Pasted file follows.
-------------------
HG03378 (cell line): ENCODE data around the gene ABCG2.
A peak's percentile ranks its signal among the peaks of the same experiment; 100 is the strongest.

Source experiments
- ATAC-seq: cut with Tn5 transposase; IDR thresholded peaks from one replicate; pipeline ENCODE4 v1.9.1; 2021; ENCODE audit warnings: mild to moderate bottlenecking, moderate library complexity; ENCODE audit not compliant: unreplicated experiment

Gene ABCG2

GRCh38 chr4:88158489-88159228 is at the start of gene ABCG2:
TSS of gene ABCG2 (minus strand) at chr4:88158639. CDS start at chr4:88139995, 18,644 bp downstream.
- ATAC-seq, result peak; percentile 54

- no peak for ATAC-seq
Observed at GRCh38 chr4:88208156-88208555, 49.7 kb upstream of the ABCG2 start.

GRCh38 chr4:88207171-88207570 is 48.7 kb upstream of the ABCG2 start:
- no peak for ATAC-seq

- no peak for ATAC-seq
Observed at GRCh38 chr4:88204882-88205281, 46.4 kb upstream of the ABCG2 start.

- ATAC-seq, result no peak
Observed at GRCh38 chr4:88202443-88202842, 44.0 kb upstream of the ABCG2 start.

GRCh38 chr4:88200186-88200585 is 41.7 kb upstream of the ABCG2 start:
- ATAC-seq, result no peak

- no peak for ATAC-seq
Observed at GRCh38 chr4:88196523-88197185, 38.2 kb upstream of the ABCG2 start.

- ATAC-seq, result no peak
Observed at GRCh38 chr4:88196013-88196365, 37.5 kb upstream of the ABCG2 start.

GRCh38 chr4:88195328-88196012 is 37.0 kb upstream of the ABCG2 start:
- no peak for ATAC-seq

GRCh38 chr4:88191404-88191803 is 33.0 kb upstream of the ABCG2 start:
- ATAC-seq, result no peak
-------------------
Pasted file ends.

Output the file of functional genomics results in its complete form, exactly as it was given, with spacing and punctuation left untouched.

HG03378 (cell line): ENCODE data around the gene ABCG2.
A peak's percentile ranks its signal among the peaks of the same experiment; 100 is the strongest.

Source experiments
- ATAC-seq: cut with Tn5 transposase; IDR thresholded peaks from one replicate; pipeline ENCODE4 v1.9.1; 2021; ENCODE audit warnings: mild to moderate bottlenecking, moderate library complexity; ENCODE audit not compliant: unreplicated experiment

Gene ABCG2

GRCh38 chr4:88158489-88159228 is at the start of gene ABCG2:
TSS of gene ABCG2 (minus strand) at chr4:88158639. CDS start at chr4:88139995, 18,644 bp downstream.
- ATAC-seq, result peak; percentile 54

- no peak for ATAC-seq
Observed at GRCh38 chr4:88208156-88208555, 49.7 kb upstream of the ABCG2 start.

GRCh38 chr4:88207171-88207570 is 48.7 kb upstream of the ABCG2 start:
- no peak for ATAC-seq

- no peak for ATAC-seq
Observed at GRCh38 chr4:88204882-88205281, 46.4 kb upstream of the ABCG2 start.

- ATAC-seq, result no peak
Observed at GRCh38 chr4:88202443-88202842, 44.0 kb upstream of the ABCG2 start.

GRCh38 chr4:88200186-88200585 is 41.7 kb upstream of the ABCG2 start:
- ATAC-seq, result no peak

- no peak for ATAC-seq
Observed at GRCh38 chr4:88196523-88197185, 38.2 kb upstream of the ABCG2 start.

- ATAC-seq, result no peak
Observed at GRCh38 chr4:88196013-88196365, 37.5 kb upstream of the ABCG2 start.

GRCh38 chr4:88195328-88196012 is 37.0 kb upstream of the ABCG2 start:
- no peak for ATAC-seq

GRCh38 chr4:88191404-88191803 is 33.0 kb upstream of the ABCG2 start:
- ATAC-seq, result no peak